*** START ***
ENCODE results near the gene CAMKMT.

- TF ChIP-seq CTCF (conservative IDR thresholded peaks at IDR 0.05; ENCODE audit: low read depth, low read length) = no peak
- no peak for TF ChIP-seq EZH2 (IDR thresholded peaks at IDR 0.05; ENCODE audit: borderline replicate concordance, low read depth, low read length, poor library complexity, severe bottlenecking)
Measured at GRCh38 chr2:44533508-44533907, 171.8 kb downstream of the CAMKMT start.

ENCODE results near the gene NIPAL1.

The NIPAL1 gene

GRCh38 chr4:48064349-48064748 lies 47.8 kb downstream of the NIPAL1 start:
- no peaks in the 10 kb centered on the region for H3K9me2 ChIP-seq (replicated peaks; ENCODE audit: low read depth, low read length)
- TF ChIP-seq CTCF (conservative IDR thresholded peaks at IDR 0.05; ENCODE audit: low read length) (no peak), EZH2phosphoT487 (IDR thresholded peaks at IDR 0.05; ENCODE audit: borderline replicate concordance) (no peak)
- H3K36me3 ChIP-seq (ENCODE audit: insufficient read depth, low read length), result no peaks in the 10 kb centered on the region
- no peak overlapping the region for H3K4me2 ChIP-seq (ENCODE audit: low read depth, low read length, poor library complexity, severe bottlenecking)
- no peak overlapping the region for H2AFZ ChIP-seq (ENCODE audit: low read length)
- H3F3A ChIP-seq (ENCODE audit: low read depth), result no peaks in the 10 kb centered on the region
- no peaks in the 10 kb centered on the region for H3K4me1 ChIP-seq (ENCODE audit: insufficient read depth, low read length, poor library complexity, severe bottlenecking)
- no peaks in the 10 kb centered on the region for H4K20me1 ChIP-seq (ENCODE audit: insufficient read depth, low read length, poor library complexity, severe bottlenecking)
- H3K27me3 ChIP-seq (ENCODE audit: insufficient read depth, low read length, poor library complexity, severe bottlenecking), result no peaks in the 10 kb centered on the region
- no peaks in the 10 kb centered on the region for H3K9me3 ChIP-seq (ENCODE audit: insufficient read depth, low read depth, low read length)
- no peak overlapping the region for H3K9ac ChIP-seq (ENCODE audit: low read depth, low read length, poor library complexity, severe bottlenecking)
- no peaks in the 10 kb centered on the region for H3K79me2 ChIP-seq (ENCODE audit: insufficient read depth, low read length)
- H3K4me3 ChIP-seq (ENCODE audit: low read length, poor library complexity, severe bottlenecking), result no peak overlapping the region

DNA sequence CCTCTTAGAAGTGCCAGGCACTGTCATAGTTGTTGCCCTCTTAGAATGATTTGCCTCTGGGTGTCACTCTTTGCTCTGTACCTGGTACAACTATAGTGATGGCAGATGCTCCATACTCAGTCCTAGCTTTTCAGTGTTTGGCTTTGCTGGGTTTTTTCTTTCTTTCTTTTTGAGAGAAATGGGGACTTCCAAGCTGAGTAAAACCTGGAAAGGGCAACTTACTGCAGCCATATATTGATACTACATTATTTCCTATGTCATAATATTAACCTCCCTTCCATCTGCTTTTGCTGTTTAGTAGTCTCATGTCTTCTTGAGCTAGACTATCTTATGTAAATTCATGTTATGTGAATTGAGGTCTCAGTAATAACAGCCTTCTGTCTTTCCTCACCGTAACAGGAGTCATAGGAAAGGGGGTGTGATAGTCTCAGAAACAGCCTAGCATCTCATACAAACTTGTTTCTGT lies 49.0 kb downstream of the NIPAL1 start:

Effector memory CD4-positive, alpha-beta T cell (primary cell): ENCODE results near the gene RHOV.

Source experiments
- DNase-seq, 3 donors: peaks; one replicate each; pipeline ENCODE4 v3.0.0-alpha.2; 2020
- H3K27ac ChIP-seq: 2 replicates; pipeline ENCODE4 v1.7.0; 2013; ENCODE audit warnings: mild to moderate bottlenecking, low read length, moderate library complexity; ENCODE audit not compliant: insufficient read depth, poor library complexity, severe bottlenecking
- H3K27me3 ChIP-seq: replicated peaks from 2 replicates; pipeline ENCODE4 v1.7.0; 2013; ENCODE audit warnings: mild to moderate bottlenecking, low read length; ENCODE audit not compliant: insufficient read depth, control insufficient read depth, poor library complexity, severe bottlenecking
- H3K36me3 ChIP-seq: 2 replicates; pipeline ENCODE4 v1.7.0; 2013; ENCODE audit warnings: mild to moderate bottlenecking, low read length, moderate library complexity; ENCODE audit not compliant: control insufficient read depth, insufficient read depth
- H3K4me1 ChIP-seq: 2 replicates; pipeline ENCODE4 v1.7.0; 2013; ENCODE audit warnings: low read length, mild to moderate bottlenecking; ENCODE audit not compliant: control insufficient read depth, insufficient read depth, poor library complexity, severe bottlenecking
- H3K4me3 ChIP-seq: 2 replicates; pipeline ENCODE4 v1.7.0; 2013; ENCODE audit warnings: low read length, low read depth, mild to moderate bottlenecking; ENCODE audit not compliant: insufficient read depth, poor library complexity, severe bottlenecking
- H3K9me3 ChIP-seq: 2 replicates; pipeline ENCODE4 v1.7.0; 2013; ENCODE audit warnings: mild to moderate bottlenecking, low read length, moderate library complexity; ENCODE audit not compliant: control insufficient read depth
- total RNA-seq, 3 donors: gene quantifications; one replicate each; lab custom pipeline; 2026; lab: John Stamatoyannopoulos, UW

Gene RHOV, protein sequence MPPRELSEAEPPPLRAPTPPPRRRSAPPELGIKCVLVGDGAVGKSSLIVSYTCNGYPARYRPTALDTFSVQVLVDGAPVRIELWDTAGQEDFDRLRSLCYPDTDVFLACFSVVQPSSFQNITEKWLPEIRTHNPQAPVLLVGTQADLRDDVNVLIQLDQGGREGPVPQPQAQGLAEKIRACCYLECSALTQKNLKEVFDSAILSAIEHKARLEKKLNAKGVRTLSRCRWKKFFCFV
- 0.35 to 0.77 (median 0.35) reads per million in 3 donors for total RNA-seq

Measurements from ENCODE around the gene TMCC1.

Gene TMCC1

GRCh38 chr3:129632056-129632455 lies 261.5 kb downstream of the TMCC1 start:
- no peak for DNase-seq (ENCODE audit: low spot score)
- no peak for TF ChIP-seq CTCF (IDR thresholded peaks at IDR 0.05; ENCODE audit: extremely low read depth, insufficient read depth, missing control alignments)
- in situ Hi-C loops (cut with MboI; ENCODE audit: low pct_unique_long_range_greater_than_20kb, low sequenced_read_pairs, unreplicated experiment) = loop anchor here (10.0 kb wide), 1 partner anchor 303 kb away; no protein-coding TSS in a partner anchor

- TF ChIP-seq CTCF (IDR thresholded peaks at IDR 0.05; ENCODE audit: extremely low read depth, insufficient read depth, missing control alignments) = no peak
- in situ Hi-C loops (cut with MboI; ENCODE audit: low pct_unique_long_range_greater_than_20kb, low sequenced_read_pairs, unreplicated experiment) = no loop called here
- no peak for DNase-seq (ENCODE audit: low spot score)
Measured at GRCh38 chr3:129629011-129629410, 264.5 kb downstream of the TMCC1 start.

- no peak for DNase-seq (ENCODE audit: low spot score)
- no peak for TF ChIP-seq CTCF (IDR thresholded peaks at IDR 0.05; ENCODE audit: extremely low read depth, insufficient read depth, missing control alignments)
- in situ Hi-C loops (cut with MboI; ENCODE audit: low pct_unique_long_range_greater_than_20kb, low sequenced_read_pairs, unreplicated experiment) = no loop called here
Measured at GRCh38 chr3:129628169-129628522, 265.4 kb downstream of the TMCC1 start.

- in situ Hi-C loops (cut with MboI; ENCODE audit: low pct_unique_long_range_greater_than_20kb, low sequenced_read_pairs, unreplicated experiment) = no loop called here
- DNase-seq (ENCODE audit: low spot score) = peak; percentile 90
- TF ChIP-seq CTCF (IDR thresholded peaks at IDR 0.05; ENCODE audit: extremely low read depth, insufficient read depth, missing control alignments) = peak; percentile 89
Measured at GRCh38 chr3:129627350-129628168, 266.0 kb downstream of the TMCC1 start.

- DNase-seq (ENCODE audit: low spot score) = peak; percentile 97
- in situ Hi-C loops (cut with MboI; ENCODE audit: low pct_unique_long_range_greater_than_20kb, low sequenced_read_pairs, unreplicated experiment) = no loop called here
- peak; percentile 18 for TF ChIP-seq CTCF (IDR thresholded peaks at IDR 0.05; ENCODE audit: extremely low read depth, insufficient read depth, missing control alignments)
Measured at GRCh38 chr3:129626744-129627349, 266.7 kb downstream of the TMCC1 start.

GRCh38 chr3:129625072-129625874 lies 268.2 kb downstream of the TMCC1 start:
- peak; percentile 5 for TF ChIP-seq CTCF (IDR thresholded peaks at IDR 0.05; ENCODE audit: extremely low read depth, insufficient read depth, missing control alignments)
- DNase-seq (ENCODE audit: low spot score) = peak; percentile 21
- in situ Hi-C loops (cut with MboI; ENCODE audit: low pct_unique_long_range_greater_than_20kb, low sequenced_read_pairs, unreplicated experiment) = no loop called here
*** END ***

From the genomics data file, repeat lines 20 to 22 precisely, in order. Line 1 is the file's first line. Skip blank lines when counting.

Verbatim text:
- H3K4me3 ChIP-seq (ENCODE audit: low read length, poor library complexity, severe bottlenecking), result no peak overlapping the region

DNA sequence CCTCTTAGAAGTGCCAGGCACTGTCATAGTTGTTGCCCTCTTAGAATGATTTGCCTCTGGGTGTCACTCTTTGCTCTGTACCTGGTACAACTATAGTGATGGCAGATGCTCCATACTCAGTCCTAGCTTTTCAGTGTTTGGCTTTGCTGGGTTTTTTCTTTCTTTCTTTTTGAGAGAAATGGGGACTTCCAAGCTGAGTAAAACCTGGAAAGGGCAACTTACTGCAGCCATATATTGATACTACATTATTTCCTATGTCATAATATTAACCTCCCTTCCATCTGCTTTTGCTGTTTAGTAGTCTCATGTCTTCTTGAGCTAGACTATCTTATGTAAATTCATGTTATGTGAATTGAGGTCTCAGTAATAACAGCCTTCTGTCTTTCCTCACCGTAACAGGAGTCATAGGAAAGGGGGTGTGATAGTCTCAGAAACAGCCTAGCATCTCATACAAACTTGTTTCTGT lies 49.0 kb downstream of the NIPAL1 start:

Effector memory CD4-positive, alpha-beta T cell (primary cell): ENCODE results near the gene RHOV.